Green Mountain Technologies | "Which is better? High Velocity or Low Velocity Aeration Floors"
Bainbridge Island, WA | email@example.com
Orion is a mechanical engineer and product manager at green mountain technologies, responsible for the containerized composting system, new product development, and assisting with facility design. He has some presentation experience that he gathered through a diversity of experiences ranging from internal company presentations to teaching internationally. He is new to the industry and am excited by the opportunity to grow and share within it.
Session Code: A3
Session Name: Understanding Aeration
Session Time: Wed, January 27, Round 3, 12-1:15 PM EST
Session Description: Interest in aerated composting systems has grown, especially in areas needing tighter controls of emissions. Denali Water operates different systems at their facilities, so is in an excellent position to provide a comparison among them. Then hear research into the pros and cons of high and low speed aeration floors.
Presentation Title: Which is better? High Velocity or Low Velocity Aeration Floors
Presentation Description: The goal of a well designed aerated static pile (ASP) composting system is even air distribution throughout the pile. There are two primary methods of delivering air to a compost pile, high velocity sparger nozzle and low velocity perforated pipe or trench designs. Data is available from different sites, however, the variable nature of compost feedstocks and operating conditions makes it difficult to make meaningful comparisons between systems. Additionally the impacts that management play in the composting process make site to site comparison dubious at best.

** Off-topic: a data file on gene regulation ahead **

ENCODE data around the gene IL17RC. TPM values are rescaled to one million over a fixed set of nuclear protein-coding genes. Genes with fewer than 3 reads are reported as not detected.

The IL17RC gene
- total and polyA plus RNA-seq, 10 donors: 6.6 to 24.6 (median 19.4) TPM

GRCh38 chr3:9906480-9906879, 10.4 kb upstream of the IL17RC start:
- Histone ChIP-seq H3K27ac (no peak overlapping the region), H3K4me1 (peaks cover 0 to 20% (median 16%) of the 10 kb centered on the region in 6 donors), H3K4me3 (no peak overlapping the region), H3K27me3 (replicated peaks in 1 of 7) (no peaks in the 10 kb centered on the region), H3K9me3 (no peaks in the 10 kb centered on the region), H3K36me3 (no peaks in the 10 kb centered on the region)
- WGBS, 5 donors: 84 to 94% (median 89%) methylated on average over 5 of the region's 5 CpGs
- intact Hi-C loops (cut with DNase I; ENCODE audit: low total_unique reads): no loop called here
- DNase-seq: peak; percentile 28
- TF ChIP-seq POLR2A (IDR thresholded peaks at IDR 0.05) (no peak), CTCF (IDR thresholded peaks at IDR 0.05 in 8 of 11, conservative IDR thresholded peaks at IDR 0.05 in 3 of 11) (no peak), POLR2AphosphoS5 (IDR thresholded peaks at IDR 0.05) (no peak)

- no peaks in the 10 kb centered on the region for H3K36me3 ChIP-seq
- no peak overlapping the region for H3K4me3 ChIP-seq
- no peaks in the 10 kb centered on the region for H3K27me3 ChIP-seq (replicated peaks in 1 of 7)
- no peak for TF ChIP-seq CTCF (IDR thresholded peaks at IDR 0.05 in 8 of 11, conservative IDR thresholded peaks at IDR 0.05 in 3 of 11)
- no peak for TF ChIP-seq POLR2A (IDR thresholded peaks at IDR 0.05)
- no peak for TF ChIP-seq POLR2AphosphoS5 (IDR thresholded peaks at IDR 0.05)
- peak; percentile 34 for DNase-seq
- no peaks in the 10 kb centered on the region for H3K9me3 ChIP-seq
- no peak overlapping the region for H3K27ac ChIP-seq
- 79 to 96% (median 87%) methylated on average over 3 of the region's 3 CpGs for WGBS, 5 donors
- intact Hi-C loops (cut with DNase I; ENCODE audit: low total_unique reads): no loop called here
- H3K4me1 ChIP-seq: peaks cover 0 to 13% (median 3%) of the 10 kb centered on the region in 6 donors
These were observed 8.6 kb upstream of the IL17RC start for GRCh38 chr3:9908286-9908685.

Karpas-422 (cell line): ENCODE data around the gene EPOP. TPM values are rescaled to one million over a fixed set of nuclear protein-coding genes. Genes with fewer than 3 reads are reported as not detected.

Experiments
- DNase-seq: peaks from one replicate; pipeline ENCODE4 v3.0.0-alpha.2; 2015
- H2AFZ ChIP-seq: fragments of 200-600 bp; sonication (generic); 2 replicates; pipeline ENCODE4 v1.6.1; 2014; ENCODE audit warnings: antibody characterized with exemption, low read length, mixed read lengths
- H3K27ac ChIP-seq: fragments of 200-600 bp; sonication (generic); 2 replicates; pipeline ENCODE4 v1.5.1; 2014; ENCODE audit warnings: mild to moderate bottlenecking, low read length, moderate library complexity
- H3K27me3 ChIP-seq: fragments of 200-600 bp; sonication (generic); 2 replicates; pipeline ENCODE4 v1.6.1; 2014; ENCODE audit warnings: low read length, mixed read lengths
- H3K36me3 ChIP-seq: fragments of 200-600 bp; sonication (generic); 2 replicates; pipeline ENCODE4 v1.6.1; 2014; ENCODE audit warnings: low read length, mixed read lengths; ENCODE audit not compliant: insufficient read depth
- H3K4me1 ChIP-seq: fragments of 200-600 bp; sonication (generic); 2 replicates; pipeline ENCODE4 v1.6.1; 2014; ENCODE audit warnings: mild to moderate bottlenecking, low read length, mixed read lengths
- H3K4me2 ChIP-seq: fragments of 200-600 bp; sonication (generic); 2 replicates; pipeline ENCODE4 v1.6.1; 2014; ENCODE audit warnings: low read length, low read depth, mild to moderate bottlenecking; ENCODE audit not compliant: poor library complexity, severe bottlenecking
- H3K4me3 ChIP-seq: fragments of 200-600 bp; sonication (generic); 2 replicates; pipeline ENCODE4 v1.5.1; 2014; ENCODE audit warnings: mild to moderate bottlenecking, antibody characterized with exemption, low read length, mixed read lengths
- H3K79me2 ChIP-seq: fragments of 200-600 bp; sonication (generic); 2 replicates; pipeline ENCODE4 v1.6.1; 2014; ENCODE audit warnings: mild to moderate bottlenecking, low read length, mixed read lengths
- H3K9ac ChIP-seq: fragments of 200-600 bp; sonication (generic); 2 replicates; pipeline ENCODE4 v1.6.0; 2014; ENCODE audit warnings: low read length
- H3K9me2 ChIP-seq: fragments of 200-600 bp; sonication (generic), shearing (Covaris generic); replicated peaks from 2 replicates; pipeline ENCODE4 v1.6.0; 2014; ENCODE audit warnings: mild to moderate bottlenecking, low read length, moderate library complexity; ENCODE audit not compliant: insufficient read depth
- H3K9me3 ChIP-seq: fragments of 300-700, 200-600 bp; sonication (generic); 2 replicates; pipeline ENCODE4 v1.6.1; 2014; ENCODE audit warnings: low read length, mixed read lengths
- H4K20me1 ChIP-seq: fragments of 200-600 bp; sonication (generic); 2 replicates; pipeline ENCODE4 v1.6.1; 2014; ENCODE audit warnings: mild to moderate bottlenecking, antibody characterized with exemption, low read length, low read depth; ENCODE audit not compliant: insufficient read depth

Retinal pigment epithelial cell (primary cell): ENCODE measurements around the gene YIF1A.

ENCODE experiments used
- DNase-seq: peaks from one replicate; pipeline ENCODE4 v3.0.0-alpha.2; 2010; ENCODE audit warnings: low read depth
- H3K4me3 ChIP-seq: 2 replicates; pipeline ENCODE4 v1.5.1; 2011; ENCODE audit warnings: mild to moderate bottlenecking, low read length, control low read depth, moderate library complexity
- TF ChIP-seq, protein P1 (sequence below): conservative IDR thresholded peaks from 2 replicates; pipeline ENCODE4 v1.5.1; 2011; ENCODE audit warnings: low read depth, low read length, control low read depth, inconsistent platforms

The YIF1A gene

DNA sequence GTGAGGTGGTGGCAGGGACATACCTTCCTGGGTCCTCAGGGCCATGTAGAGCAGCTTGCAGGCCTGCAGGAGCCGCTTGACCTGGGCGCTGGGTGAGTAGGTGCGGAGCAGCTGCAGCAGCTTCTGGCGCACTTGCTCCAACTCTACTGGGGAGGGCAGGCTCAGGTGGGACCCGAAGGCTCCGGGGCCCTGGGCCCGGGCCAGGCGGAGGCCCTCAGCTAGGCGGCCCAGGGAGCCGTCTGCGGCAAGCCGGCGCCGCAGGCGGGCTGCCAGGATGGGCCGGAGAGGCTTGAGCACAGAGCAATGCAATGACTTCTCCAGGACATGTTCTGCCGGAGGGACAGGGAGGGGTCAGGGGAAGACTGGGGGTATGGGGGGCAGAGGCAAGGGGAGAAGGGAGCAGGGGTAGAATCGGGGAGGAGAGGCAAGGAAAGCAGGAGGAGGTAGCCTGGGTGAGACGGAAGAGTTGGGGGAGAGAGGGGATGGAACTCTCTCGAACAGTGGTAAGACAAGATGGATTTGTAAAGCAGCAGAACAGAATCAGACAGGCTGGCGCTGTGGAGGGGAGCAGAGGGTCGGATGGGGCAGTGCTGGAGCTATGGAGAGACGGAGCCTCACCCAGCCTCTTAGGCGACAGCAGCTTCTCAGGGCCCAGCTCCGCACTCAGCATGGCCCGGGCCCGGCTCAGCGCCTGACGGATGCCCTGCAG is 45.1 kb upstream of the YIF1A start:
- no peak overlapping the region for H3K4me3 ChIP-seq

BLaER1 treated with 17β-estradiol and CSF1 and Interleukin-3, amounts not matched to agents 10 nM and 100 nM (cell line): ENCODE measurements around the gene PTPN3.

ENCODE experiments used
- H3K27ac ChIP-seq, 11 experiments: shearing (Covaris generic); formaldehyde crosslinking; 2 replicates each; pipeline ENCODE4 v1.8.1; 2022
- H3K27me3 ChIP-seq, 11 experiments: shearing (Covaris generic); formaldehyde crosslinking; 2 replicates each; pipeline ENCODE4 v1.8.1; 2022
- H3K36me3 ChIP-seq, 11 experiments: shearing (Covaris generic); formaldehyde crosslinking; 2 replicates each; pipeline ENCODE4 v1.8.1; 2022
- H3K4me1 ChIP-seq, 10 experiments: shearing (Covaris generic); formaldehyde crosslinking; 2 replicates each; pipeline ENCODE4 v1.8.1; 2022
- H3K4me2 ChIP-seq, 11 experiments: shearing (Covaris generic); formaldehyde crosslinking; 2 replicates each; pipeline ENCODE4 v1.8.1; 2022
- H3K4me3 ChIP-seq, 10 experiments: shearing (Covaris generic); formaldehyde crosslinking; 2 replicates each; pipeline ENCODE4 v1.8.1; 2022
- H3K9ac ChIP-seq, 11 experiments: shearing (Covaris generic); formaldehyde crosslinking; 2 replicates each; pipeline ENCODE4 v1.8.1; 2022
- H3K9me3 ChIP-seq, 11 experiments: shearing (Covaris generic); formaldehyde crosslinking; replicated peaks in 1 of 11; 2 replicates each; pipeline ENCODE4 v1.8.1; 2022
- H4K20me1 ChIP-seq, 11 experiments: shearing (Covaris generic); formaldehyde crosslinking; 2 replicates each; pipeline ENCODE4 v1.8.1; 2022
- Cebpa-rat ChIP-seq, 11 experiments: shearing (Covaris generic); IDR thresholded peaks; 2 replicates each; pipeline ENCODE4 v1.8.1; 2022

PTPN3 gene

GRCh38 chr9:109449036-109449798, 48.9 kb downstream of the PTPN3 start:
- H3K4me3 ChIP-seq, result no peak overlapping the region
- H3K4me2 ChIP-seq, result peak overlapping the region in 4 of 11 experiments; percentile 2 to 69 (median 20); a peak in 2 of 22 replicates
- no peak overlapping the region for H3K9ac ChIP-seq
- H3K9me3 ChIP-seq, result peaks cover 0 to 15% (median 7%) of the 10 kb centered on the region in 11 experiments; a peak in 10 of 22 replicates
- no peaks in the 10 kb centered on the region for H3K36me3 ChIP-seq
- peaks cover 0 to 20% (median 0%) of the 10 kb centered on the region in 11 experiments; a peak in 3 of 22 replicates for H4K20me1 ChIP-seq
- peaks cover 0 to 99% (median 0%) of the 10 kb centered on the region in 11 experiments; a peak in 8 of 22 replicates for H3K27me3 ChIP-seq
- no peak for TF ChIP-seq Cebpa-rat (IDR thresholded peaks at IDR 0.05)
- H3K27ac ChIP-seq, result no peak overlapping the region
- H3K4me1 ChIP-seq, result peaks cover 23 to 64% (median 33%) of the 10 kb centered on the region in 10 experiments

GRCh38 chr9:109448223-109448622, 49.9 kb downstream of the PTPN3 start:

The Grimm’s fuel ASP facility in Tualatin, Oregon has both high and low velocity reversing air floors at the same location. This has provided GMT with a unique opportunity to research how high velocity sparger configurations compare with low velocity pipe at grade systems. The speaker will outline the Grimm’s fuel facility layout with a focus on the high velocity sparger aeration pad and the low velocity pipe on grade systems. They will share temperature and oxygen data collected onsite and discuss the relative performance of each approach. Lastly, they will compare the observational data readings with analytical models and discuss the validity of these models and how they might be improved. With this information GMT takes a closer look at the equations used to analyze aeration pads and assess the accuracy of these predictive models.